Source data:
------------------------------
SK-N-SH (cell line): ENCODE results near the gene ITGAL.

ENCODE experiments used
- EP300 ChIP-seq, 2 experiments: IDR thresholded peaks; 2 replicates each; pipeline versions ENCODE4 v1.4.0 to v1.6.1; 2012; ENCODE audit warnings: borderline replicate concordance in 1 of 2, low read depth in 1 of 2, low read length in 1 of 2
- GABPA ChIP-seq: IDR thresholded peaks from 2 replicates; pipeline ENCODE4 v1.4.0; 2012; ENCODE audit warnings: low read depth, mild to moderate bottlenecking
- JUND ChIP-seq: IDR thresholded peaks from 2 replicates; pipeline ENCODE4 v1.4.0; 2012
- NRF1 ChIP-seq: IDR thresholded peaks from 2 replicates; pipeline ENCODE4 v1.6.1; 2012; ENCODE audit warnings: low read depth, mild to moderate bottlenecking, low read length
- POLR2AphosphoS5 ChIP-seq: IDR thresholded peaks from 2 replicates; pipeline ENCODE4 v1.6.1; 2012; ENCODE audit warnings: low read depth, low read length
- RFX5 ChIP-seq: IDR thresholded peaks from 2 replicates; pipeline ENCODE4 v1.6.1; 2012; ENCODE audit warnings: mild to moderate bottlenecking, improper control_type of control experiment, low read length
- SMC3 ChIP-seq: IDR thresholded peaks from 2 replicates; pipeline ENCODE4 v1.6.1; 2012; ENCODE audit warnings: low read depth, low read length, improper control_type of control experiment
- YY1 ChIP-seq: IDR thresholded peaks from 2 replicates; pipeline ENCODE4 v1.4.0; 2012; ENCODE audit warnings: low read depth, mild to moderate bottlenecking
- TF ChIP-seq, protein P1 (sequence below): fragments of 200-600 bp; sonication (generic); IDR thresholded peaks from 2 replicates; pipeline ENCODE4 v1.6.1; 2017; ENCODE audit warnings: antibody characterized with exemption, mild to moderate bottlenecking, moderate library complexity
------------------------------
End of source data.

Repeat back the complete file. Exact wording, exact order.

SK-N-SH (cell line): ENCODE results near the gene ITGAL.

ENCODE experiments used
- EP300 ChIP-seq, 2 experiments: IDR thresholded peaks; 2 replicates each; pipeline versions ENCODE4 v1.4.0 to v1.6.1; 2012; ENCODE audit warnings: borderline replicate concordance in 1 of 2, low read depth in 1 of 2, low read length in 1 of 2
- GABPA ChIP-seq: IDR thresholded peaks from 2 replicates; pipeline ENCODE4 v1.4.0; 2012; ENCODE audit warnings: low read depth, mild to moderate bottlenecking
- JUND ChIP-seq: IDR thresholded peaks from 2 replicates; pipeline ENCODE4 v1.4.0; 2012
- NRF1 ChIP-seq: IDR thresholded peaks from 2 replicates; pipeline ENCODE4 v1.6.1; 2012; ENCODE audit warnings: low read depth, mild to moderate bottlenecking, low read length
- POLR2AphosphoS5 ChIP-seq: IDR thresholded peaks from 2 replicates; pipeline ENCODE4 v1.6.1; 2012; ENCODE audit warnings: low read depth, low read length
- RFX5 ChIP-seq: IDR thresholded peaks from 2 replicates; pipeline ENCODE4 v1.6.1; 2012; ENCODE audit warnings: mild to moderate bottlenecking, improper control_type of control experiment, low read length
- SMC3 ChIP-seq: IDR thresholded peaks from 2 replicates; pipeline ENCODE4 v1.6.1; 2012; ENCODE audit warnings: low read depth, low read length, improper control_type of control experiment
- YY1 ChIP-seq: IDR thresholded peaks from 2 replicates; pipeline ENCODE4 v1.4.0; 2012; ENCODE audit warnings: low read depth, mild to moderate bottlenecking
- TF ChIP-seq, protein P1 (sequence below): fragments of 200-600 bp; sonication (generic); IDR thresholded peaks from 2 replicates; pipeline ENCODE4 v1.6.1; 2017; ENCODE audit warnings: antibody characterized with exemption, mild to moderate bottlenecking, moderate library complexity